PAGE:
If you've read this blog for a while, then you will already know that I am one of the 1-in-20 who live with depression.
Now, please don't panic: that statement seems bigger and scarier than it really is. Yes, I have had several intense episodes of clinical depression in the past; yes, I am now on a permanent low-dosage SSRI antidepressant; and yes, I do have occasional 'dips' were my Dr and I have to carefully manage my medication. However, most days I am perfectly 'normal', 'happy' and 'ordinary' - and barely suicidal at all...
(And, no - I really don't think that my depression is the product of either my sexuality or my fetish. It probably does, however, explain why I so dislike the 'fashion' for extreme and negative forms of humiliation and SS play that can be found on tumblr and elsewhere: I think we can all feel bad enough about ourselves as it is without the need to fetishize violence, pain and self-hate...)
So why the dead fish?
Allie maintains a brilliantly funny blog at Hyperbole and a half. Allie also lives with depression.
Allie recently blogged one of the wittiest, most insightful descriptions of depression that I have ever read. Her cartoon stick-figures perfectly express the weird sense of detachment from yourself and the world - and the discomfort in having to try to explain to others how you seem to have simply lost the ability to feel anything anymore.
Her description of suicidal feelings is also utterly honest, and completely undramatic - and whole-heartedly true.
As my Mum says in describing her own experiences with depression:
"some days, it's just that there is no life left in you to even care; you know you should, it's just you can't seem to remember how..."
Talking about depression - or any mental illness - can be really hard; not least because so few people understand what mental illness is - and so don't know how to try to help you with it. Like Allie says - people often react oddly when they hear you are depressed, and try to 'cheer you up' or talk you out of it:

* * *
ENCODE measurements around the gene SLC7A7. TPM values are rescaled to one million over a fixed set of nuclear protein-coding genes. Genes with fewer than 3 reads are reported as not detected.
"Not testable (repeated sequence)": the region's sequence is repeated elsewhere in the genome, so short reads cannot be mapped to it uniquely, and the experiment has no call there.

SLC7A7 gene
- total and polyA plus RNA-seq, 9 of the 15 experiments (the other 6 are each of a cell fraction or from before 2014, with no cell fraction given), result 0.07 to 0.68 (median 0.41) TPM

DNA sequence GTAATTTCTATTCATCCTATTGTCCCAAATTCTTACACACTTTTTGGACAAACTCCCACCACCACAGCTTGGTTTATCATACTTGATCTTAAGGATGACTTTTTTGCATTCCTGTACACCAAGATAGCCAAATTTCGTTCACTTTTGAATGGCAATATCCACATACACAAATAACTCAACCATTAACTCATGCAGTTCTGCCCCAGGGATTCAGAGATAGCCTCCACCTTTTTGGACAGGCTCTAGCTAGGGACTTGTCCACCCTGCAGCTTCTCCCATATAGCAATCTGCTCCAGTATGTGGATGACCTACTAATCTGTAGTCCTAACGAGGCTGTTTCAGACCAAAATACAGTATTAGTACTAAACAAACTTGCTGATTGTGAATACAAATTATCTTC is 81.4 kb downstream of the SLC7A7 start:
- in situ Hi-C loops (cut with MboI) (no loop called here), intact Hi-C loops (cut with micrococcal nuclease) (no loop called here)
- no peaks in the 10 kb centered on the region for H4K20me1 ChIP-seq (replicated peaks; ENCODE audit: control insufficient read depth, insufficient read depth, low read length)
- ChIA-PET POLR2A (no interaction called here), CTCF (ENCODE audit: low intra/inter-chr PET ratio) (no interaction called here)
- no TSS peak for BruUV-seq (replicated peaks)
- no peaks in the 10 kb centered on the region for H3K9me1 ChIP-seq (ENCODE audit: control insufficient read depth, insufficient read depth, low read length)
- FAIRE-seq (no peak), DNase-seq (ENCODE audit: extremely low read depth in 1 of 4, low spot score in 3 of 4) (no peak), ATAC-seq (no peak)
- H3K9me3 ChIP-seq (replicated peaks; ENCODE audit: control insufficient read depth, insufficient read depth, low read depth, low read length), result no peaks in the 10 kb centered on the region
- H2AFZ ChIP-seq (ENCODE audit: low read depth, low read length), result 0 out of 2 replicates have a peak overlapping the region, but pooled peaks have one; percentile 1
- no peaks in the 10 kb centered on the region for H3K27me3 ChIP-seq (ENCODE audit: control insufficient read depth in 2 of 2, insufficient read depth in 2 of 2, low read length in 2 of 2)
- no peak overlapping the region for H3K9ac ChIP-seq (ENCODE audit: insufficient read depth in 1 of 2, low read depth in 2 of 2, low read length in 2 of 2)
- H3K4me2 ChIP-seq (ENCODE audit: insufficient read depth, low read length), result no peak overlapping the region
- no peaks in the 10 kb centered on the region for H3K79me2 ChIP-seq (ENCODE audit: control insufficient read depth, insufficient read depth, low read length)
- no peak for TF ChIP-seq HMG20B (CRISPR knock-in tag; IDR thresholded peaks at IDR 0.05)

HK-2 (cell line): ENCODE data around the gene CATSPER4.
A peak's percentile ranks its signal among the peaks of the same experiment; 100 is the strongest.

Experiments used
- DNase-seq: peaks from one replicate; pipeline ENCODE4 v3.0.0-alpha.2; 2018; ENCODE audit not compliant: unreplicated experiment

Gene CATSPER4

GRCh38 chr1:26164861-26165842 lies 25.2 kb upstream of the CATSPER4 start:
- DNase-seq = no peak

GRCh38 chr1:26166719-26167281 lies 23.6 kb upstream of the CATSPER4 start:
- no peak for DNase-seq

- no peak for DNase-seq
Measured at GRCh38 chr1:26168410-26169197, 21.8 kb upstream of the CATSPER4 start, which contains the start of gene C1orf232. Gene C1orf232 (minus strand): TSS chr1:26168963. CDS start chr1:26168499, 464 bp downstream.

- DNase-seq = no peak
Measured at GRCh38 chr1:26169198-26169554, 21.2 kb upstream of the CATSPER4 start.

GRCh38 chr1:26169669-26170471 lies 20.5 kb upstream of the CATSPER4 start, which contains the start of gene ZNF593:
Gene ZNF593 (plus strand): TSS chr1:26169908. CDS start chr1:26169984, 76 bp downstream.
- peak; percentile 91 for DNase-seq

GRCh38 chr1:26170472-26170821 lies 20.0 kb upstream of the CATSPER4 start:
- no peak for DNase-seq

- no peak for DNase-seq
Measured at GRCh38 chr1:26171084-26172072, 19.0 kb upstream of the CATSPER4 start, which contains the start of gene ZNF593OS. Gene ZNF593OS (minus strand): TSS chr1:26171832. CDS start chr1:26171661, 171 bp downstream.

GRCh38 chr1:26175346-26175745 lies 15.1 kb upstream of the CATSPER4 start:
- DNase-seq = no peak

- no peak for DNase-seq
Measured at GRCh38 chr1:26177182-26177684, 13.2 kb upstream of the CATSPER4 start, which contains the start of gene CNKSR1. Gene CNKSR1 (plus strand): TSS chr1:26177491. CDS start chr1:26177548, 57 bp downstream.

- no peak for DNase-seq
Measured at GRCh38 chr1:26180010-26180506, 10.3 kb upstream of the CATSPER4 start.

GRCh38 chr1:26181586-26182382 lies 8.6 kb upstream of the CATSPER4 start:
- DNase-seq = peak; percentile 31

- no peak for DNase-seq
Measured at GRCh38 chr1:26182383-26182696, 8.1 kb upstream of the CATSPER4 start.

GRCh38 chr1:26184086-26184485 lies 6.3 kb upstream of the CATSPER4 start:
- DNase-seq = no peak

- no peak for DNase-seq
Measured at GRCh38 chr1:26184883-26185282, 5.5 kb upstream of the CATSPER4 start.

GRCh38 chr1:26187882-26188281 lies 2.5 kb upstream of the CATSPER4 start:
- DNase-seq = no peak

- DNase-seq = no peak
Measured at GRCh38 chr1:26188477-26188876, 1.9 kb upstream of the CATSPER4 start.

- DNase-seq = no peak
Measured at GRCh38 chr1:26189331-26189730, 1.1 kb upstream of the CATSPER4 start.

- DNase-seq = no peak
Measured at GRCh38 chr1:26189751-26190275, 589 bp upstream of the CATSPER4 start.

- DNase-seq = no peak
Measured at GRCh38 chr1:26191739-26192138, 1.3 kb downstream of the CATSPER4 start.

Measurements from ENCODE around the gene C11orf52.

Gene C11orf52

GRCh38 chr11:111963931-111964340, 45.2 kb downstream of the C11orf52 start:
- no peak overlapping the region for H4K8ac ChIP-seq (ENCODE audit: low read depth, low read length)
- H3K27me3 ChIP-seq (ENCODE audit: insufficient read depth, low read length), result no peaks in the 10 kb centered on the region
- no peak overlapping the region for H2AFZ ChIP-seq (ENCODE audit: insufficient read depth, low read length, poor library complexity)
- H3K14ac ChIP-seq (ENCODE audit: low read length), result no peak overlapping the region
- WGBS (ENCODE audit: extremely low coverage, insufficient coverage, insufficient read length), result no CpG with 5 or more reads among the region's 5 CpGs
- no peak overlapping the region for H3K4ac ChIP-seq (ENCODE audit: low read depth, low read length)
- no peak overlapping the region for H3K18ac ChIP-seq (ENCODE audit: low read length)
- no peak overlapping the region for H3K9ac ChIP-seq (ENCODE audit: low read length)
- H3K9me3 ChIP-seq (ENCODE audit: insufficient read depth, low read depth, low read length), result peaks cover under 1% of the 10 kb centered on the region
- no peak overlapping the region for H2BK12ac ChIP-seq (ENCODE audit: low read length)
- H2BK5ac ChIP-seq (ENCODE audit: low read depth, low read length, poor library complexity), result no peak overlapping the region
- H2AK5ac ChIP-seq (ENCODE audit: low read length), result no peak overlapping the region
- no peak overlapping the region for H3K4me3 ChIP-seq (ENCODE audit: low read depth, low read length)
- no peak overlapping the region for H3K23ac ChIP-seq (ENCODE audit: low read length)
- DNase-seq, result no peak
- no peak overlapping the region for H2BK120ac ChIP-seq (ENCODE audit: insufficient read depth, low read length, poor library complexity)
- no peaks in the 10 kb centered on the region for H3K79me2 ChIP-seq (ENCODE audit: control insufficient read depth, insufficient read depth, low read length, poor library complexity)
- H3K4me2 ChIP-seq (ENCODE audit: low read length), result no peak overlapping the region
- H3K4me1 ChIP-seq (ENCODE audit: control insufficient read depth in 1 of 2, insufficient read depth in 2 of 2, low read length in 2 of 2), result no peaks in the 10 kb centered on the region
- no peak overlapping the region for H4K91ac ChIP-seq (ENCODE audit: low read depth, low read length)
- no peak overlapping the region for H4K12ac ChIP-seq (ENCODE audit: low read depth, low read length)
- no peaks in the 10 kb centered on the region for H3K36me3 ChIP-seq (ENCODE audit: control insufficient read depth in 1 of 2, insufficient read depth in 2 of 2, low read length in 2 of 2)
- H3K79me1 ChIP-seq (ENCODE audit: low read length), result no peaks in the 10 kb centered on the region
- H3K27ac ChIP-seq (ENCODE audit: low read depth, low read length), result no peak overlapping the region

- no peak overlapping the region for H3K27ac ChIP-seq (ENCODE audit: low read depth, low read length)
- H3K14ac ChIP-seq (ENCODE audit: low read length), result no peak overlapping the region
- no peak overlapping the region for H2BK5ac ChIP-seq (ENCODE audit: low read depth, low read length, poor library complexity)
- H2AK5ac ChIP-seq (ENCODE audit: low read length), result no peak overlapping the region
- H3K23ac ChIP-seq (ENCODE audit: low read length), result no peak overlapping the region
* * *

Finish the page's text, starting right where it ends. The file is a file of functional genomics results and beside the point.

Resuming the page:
"It's like having a bunch of dead fish, but no one around you will acknowledge that the fish are dead. Instead, they offer to help you look for the fish or try to help you figure out why they disappeared. "
It's why I do talk about my depression - because the more that people understand depression, the easier it becomes for those who live with it.
Because, really, depression is just an illness - one that can be understood and treated, just like any other.
Whatever the trigger, long-term depression has a chemical effect within the brain: it literally suppresses (depresses) the production and uptake of key neurotransmitters like serotonin. Normally, these neurotransmitters help the brain to function: Serotonin in particular is the 'wake-up' transmitter that enables the brain to stay awake and alert, it's also one of the 'reward-system' hormones that help us to 'feel good' when we've done something positive.
With a suppressed serotonin level, the brain functions at a slower rate, and is less able to react to stimuli. It's that which creates the 'dead' feeling of depression: the inability to feel, and the sensation that life has become 'grey'.
In a way, depression is the brain's equivalent of diabetes in that both conditions are related to a simple imbalance of key hormones. And, in the same way that diabetes can be treated by giving insulin, so the worst effects of depression can be treated by helping the brain to hold onto what little serotonin it has. That's what the SSRI antidepressants do: they stop your brain from re-absorbing serotonin, which means that your levels gradually build up until there's enough of it about to make you feel 'normal' again; it then helps you to regulate those levels, giving you much more stable brain-state.
No-one would try to talk a diabetic out of their condition - nor think bad of themselves for needing to take insulin. That's because we understand diabetes, and know that when it's managed correctly, it's a condition that can have a minimal effect on those living with it.
Depression should be treated the same. And honest descriptions like Allie's is a part of the process in getting there.